Iran commander says fleet can destroy U.S. warship in 50 seconds

Revolutionary Guard naval commander says Iran has been building and destroying replicas of US ships for years

Iran has developed the capacity to destroy a U.S. warship on less than a minute’s notice, the commander of the Islamic Revolutionary Guards Corps (IRGC) said Tuesday in comments that were met with skepticism by military experts in the West.

In the latest threat that Iran’s hardline military forces have levied at U.S. presence in the region, Navy Rear Admiral Ali Fadavi told semi-official Fars news agency that his forces have been building replicas of U.S. frigates and aircraft carriers for years in order to practice blowing them up. His forces, which patrol the Persian Gulf and the Strait of Hormuz — a major oil supply route — but are separate from the Iranian navy, have the capacity to sink U.S. vessels in that area in 50 seconds, he said.

“We practice the same drills on replica aircraft carriers because sinking and destroying U.S. warships has, is and will be on our agenda,” Fadavi said. “Aircraft carriers are the symbol of America’s military might…so it’s natural that we want to sink the carriers.”

The revelations from the admiral appeared to solve the mystery of satellite imagery published by CNN in March depicting a model of the U.S. Navy’s Nimitz-class nuclear-powered aircraft carrier, complete with planes, docked in Iran’s Gachin shipyard. Iranian media had reported the ship was “part of the décor” for a movie from esteemed director Nader Talabzadeh about the 1988 downing of an Iranian Air plane by the USS Vincennes.

At the time, Iranians bristled at accusations from U.S. intelligence officials that the replica was being built for some propagandistic purpose — perhaps to be blown up as a demonstration of Iranian military prowess. “This issue has turned into a good excuse for another wave of hype against Iran,” said Alef news. “Without any real proof or real basis, Western media have jumped again to paint a more negative picture of Iran.”

But an Iranian newspaper confirmed U.S. suspicions about the model aircraft carrier last month, and on Tuesday Fadavi acknowledged the CNN report, saying only that “the U.S. media and research centers commented on the revelation very simplemindedly. The Americans know nothing.”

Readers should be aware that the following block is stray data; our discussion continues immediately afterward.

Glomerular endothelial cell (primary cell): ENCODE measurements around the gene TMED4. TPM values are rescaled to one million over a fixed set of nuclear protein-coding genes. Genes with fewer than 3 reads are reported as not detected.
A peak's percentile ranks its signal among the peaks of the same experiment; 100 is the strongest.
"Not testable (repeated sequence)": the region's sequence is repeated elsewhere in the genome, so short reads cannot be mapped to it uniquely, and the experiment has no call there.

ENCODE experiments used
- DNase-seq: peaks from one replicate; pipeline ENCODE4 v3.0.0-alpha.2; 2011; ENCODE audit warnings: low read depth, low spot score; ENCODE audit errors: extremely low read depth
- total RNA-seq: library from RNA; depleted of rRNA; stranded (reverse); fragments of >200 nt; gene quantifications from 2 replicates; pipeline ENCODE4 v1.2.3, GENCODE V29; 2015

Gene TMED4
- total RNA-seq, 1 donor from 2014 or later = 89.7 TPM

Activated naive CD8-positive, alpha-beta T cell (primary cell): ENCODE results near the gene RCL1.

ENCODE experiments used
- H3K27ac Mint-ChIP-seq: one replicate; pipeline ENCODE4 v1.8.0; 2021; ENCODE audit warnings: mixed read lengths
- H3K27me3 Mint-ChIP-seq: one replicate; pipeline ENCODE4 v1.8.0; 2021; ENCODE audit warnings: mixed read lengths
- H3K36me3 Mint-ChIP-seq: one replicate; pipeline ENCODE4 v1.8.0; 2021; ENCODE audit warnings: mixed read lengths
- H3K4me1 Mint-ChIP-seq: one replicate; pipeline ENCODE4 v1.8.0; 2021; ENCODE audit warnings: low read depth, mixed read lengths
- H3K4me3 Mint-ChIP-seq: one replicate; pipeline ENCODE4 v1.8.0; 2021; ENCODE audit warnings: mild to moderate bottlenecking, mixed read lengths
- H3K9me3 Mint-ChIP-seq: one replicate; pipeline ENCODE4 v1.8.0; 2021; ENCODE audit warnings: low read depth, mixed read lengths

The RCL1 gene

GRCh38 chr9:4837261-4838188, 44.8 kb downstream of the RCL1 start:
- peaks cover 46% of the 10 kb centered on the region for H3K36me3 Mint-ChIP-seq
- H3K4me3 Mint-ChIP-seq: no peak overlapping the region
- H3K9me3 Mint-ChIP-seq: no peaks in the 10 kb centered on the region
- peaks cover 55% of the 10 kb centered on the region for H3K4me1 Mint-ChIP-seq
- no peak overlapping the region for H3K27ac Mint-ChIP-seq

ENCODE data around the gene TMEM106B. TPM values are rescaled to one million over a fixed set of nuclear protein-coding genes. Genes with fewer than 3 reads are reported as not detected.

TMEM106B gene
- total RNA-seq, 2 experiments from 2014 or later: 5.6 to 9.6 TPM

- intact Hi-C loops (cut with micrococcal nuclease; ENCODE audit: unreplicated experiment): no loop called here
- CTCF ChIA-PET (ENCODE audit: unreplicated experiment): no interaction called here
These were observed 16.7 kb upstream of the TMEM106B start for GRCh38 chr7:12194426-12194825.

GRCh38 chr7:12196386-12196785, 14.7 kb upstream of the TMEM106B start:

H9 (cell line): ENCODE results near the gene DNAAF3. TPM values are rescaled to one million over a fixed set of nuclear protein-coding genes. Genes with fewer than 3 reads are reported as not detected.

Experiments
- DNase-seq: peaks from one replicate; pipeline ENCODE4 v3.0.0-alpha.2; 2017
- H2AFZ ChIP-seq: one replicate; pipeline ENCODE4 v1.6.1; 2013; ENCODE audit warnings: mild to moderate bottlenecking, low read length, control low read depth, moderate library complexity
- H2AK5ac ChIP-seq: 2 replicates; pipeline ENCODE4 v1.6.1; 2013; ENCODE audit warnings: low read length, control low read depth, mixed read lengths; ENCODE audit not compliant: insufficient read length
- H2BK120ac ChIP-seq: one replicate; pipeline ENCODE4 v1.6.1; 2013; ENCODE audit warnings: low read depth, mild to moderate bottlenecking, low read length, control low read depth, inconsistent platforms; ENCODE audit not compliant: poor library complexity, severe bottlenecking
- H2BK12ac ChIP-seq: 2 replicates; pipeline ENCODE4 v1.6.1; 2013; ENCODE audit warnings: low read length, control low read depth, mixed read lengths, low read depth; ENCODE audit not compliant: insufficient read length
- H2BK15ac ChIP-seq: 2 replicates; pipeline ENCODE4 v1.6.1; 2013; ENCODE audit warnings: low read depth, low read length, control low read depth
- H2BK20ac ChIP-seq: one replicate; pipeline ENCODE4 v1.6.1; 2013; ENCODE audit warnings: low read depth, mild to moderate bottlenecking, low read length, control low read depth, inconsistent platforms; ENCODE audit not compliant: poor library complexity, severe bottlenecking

A spokesman for the U.S. Navy’s 5th Fleet, which is based across the Gulf in Bahrain, dismissed Fadavi’s threats. "Whatever Iran hopes to do with the mock-up, it is likely to have zero impact on U.S. Navy operations in the Gulf," Commander Jason Salata told The Associated Press on Tuesday.

"Firing weapons at a stationary structure floating on pontoons is not a realistic representation of having the capability to target a 100,000-ton warship ... maneuvering at speeds in excess of 30 knots," he said.

The Revolutionary Guard’s naval forces do not fall under the purview of Iran’s moderate president, Hassan Rouhani, who has taken steps toward rapprochement with the U.S. and has even begun to scale back Iran's nuclear capacity under a deal struck with Western powers. The IRGC and other conservative powers in Iran have largely condemned these steps and persist in their threats against U.S. assets in the region.

Earlier this year, an Iranian commander said Iran would advance naval vessels towards U.S. maritime borders in response to a growing U.S. presence in the Gulf — a threat that was roundly dismissed by the Pentagon on grounds Iran could not afford to risk provoking the U.S.

Iran mined and fired on U.S. warships in the Persian Gulf during the 1987-88 Iran-Iraq War but most military analysts are hard-pressed to conceive of any scenario today where an Iranian act of aggression would not be met by severe reprisal from the vastly superior U.S. military.

“The ability to start something you cannot finish is no measure of military capability,” said Anthony Cordesman, the Arleigh A. Burke chair in strategy at the Center for Strategic and International Studies and a former NATO and Department of Defense official.

Fadavi on Tuesday said that every U.S. warship ferrying through the Strait of Hormuz is contacted by IRGC Naval forces and queried about its identity, purpose, and destination. If they “decline to respond, they will come to realize right away that a large number of our vessels have surrounded them and/or our missiles are locked on them,” Fadavi said.

But given Iran's inferior arsenal, these threats are more readily interpreted as politically motivated, said Cordesman.

“I understand the internal dynamics and the effort to keep up pressure on the U.S. and what the IRGC views as the soft line of the Iranian leadership," he said, "but they cannot possibly expect to be taken seriously here.”

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